The two firms will become independent publicly traded companies in 2015. The move follows pressure from investor Carl Icahn to spin off the payments ...
The loss of its largest client, Symantec, was partly offset by new business from Microsoft.
Digital River Inc., which operates e-commerce sites primarily for software makers and other sellers of digital goods, reported a 10.1% decline in revenue for 2010, largely a result of its largest client, Symantec, leaving Digital River to launch its own e-commerce platform.
Growing business from Microsoft Corp. helped soften the blow. Microsoft now represents 25% of Digital River’s business, estimates Lazard Capital analyst Colin Sebastian. And with Digital River set to support a new online store for Microsoft, that percentage is likely to increase, Sebastian says.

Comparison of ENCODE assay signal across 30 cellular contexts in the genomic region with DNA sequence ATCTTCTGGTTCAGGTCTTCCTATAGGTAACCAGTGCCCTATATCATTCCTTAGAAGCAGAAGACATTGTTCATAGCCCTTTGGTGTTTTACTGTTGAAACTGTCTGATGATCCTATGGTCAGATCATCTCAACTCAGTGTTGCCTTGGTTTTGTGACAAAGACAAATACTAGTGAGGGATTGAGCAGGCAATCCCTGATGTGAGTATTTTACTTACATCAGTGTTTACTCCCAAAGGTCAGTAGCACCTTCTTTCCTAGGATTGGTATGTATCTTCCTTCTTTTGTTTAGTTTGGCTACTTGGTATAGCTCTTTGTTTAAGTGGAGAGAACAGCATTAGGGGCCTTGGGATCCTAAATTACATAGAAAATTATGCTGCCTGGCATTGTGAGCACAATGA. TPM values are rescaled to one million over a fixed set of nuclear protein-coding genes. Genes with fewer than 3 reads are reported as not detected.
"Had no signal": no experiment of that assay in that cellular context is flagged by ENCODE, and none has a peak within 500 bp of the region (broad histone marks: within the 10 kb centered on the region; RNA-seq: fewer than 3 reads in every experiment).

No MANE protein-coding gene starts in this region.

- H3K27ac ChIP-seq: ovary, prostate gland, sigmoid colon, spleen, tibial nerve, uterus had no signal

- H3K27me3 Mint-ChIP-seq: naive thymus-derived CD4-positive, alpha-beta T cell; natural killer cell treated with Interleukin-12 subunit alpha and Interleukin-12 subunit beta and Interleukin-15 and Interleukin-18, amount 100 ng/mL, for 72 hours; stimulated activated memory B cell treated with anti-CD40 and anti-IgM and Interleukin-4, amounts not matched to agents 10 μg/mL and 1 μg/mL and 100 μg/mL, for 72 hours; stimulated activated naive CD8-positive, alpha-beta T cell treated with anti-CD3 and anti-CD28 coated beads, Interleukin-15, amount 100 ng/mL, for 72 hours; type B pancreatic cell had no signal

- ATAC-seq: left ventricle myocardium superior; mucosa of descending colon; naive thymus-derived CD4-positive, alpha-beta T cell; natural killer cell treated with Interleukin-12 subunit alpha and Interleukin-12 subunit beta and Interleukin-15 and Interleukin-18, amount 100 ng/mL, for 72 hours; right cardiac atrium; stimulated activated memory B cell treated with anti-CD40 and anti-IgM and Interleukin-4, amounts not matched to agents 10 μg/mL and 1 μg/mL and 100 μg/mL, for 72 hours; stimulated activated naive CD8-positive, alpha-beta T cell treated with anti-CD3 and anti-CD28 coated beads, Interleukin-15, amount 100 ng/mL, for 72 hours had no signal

Digital River CEO Joel Ronning described fourth quarter 2010 revenue as strong and called 2010 “one of the best years of operational execution in the history of the company.”
“We entered last year with an objective to replace 30% of our revenue after the loss of a major client and align our expenses with our growth profile,” Ronning says. “We not only accomplished that but also exited 2010 a much more diversified business. In 2011, we see more opportunity for sustainable growth across more markets than ever before and are extremely optimistic about our future.”
For all of 2010, Digital River reported:
- Revenue of $363.2 million, down 10.1% from $403.8 million in 2009.
- Net income of $15.7 million, compared with $49.8 million in 2009.
For the fourth quarter of 2010, the company reported:
- Revenue of $97.7 million, a decline of 6.9% from $104.9 million during Q4 2009.
- Net income of $5.4 million, compared with $13.6 million the previous year.
Symantec is No. 33 in the Internet Retailer Top 500 Guide.